“I think one of the big challenges is forcing centralization,” Baginski said. “I think there is a reason to say that you’re establishing best practices and common platforms and common processes for the 80% of the work that an analyst or a data scientist or a data engineer does, but you really need to see this as more as a community effort and your success in building out these guidelines is based on the company and the business units adopting it. So forcing centralization is typically very detrimental to that effort.”
Baginski also highlighted another challenge: transitioning from the generalist data science team that handles all the machine learning, data science, measurement, analytics, pipeline creation and so on, towards having several different roles that are more specialized, that each plays a part in the bigger picture of developing a good solution.
“The other challenge is, the devil often lies in the details right? So I think we’ve moved away a little bit from the generalist data science team that is just going to handle all the machine learning all the data science, all the measurement, all the analytics, all the pipeline creation and everything, towards having several different roles that are more specialized, that each plays a part in the bigger picture of developing a good solution,” said Baginski.
Baginski also noted a typical challenge that he has seen is that a company needs to be very clear early on, on a couple of top priorities of projects or use cases that make sense for a team to start off with and that can be used to then essentially derive the adoption of those guidelines into the business units. He added that those use-cases have to be properly vetted by experts for how applicable they are to the ML and AI idea, how well they serve that and how much value they will drive.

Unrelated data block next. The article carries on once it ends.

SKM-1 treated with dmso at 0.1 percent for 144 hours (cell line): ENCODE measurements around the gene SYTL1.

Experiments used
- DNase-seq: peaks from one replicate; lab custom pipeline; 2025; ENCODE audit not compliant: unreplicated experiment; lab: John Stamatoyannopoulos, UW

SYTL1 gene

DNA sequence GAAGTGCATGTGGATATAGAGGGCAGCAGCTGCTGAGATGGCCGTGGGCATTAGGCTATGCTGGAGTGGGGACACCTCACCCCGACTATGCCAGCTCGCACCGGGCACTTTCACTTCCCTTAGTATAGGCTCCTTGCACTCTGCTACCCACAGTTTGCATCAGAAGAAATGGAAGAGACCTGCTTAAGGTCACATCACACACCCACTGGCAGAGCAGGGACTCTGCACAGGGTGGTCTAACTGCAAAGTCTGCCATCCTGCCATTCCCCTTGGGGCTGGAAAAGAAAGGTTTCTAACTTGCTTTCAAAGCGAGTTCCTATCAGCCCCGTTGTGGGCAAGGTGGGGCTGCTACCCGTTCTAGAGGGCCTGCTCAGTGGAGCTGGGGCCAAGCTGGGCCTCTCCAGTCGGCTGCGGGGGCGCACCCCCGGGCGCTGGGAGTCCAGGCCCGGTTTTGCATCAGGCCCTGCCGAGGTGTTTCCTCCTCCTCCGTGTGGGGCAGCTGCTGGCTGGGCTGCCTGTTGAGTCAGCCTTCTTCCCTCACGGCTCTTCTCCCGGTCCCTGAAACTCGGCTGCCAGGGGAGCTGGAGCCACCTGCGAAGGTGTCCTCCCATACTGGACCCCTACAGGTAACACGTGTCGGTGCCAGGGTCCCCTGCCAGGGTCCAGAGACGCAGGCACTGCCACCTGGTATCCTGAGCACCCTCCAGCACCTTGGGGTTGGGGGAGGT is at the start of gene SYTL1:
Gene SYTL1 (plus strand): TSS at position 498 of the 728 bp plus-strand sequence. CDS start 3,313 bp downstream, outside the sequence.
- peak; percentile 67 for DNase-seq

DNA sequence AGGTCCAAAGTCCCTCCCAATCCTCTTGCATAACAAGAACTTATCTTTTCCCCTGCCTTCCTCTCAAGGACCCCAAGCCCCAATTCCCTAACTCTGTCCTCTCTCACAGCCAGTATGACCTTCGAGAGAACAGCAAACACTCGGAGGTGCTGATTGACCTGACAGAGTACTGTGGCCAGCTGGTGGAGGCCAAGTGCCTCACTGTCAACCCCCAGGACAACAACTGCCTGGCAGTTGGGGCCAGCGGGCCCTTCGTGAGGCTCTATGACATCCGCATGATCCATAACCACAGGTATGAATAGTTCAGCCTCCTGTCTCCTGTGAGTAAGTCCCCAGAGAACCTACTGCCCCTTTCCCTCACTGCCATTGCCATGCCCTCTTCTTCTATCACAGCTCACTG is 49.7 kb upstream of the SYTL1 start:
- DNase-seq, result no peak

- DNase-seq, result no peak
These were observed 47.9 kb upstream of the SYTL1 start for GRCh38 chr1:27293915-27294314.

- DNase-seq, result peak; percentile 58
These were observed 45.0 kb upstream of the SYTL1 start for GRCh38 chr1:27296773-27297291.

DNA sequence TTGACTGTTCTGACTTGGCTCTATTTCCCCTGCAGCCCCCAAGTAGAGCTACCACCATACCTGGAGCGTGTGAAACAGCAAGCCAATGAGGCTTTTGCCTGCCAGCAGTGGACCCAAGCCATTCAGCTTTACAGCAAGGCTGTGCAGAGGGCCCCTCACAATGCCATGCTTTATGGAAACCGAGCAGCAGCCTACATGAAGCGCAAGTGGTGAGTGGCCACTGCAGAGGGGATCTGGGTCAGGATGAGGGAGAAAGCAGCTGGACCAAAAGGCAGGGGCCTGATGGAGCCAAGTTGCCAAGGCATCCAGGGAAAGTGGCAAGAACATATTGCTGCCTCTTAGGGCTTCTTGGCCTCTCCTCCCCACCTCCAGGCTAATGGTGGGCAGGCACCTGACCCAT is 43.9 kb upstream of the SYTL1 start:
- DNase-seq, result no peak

However, D’Agostino honed in on the importance of establishing a team to solve the problems aforementioned.
“You’re not gonna find a unicorn that’s going to solve all these problems magically. There really is a collaborative effort. The business stakeholders are key enablers of getting things done. They understand what use cases need to be driven inside the business,” D’Agostino said.
Baginski said, “in a lot of companies, if you’re serious, and if you’re in a management C-suite, you need to provide training or support without scaling for them to actually be able to drive. So there’s an educational aspect to actually being successful with these things.”
Koolmeister added that consistently educating the workers is absolutely critical, especially if it’s in a large enterprise that is very distributed in many different countries.
Don’t miss the full discussion of what lessons McDonald’s, Databricks and The AI Framework have learned from implementing and scaling large AI initiatives to drive business value and smarter customer experiences.